Language and communicative impairments are among the primary characteristics of autism spectrum disorders (ASD). Previous studies have examined auditory language processing in ASD. However, during face-to-face conversation, auditory and visual speech inputs provide complementary information, and little is known about audiovisual (AV) speech processing in ASD. It is possible to elucidate the neural correlates of AV integration by examining the effects of seeing the lip movements accompanying the speech (visual speech) on electrophysiological event-related potentials (ERP) to spoken words. Moreover, electrophysiological techniques have a high temporal resolution and thus enable us to track the time-course of spoken word processing in ASD and typical development (TD). The present study examined the ERP correlates of AV effects in three time windows that are indicative of hierarchical stages of word processing. We studied a group of TD adolescent boys (n=14) and a group of high-functioning boys with ASD (n=14). Significant group differences were found in AV integration of spoken words in the 200–300ms time window when spoken words start to be processed for meaning. These results suggest that the neural facilitation by visual speech of spoken word processing is reduced in individuals with ASD.
In typically developing (TD) individuals, behavioural and event-related potential (ERP) studies suggest that audiovisual (AV) integration enables faster and more efficient processing of speech. However, little is known about AV speech processing in individuals with autism spectrum disorder (ASD). The present study examined ERP responses to spoken words to elucidate the effects of visual speech (the lip movements accompanying a spoken word) on the range of auditory speech processing stages from sound onset detection to semantic integration. The study also included an AV condition which paired spoken words with a dynamic scrambled face in order to highlight AV effects specific to visual speech. Fourteen adolescent boys with ASD (15–17 years old) and 14 age- and verbal IQ-matched TD boys participated. The ERP of the TD group showed a pattern and topography of AV interaction effects consistent with activity within the superior temporal plane, with two dissociable effects over fronto-central and centro-parietal regions. The posterior effect (200–300ms interval) was specifically sensitive to lip movements in TD boys, and no AV modulation was observed in this region for the ASD group. Moreover, the magnitude of the posterior AV effect to visual speech correlated inversely with ASD symptomatology. In addition, the ASD boys showed an unexpected effect (P2 time window) over the frontal-central region (pooled electrodes F3, Fz, F4, FC1, FC2, FC3, FC4) which was sensitive to scrambled face stimuli. These results suggest that the neural networks facilitating processing of spoken words by visual speech are altered in individuals with ASD.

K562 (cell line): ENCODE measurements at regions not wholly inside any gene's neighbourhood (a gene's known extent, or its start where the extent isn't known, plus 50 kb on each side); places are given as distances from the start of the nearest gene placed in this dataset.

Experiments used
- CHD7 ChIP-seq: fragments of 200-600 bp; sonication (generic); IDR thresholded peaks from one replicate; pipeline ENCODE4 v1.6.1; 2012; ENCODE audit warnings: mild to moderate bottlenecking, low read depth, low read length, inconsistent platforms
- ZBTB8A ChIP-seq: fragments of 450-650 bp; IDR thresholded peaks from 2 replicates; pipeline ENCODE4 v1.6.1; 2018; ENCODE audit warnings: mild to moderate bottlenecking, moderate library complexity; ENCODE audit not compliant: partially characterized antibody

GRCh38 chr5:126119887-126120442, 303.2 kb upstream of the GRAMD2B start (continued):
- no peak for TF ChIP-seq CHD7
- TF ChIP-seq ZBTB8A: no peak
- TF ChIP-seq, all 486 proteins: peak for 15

Auditory; ASD; ERP; Language; Multisensory; Visual
We adapted a behavioral procedure that has been used extensively with normal-hearing (NH) infants, the visual habituation (VH) procedure, to assess deaf infants’ discrimination and attention to speech.
Twenty-four NH 6-month-olds, 24 NH 9-month-olds, and 16 deaf infants at various ages before and following cochlear implantation (CI) were tested in a sound booth on their caregiver’s lap in front of a TV monitor. During the habituation phase, each infant was presented with a repeating speech sound (e.g. ‘hop hop hop’) paired with a visual display of a checkerboard pattern on half of the trials (‘sound trials’) and only the visual display on the other half (‘silent trials’). When the infant’s looking time decreased and reached a habituation criterion, a test phase began. This consisted of two trials: an ‘old trial’ that was identical to the ‘sound trials’ and a ‘novel trial’ that consisted of a different repeating speech sound (e.g. ‘ahhh’) paired with the same checkerboard pattern.
During the habituation phase, NH infants looked significantly longer during the sound trials than during the silent trials. However, deaf infants who had received cochlear implants (CIs) displayed a much weaker preference for the sound trials. On the other hand, both NH infants and deaf infants with CIs attended significantly longer to the visual display during the novel trial than during the old trial, suggesting that they were able to discriminate the speech patterns. Before receiving CIs, deaf infants did not show any preferences.
Taken together, the findings suggest that deaf infants who receive CIs are able to detect and discriminate some speech patterns. However, their overall attention to speech sounds may be less than NH infants’. Attention to speech may impact other aspects of speech perception and spoken language development, such as segmenting words from fluent speech and learning novel words. Implications of the effects of early auditory deprivation and age at CI on speech perception and language development are discussed.
Speech perception; Deaf infants; Cochlear implantation
Connections unifying hemispheric sensory representations of vision and touch occur in cortex, but for hearing, commissural connections earlier in the pathway may be important. The brainstem auditory pathways course bilaterally to the inferior colliculi (ICs). Each IC represents one side of auditory space but they are interconnected by a commissure. By deactivating one IC in guinea pig with cooling or microdialysis of procaine, and recording neural activity to sound in the other, we found that commissural input influences fundamental aspects of auditory processing. The areas of nonV frequency response areas (FRAs) were modulated, but the areas of almost all V-shaped FRAs were not. The supra-threshold sensitivity of rate level functions decreased during deactivation and the ability to signal changes in sound level was decremented. This commissural enhancement suggests the ICs should be viewed as a single entity in which the representation of sound in each is governed by the other.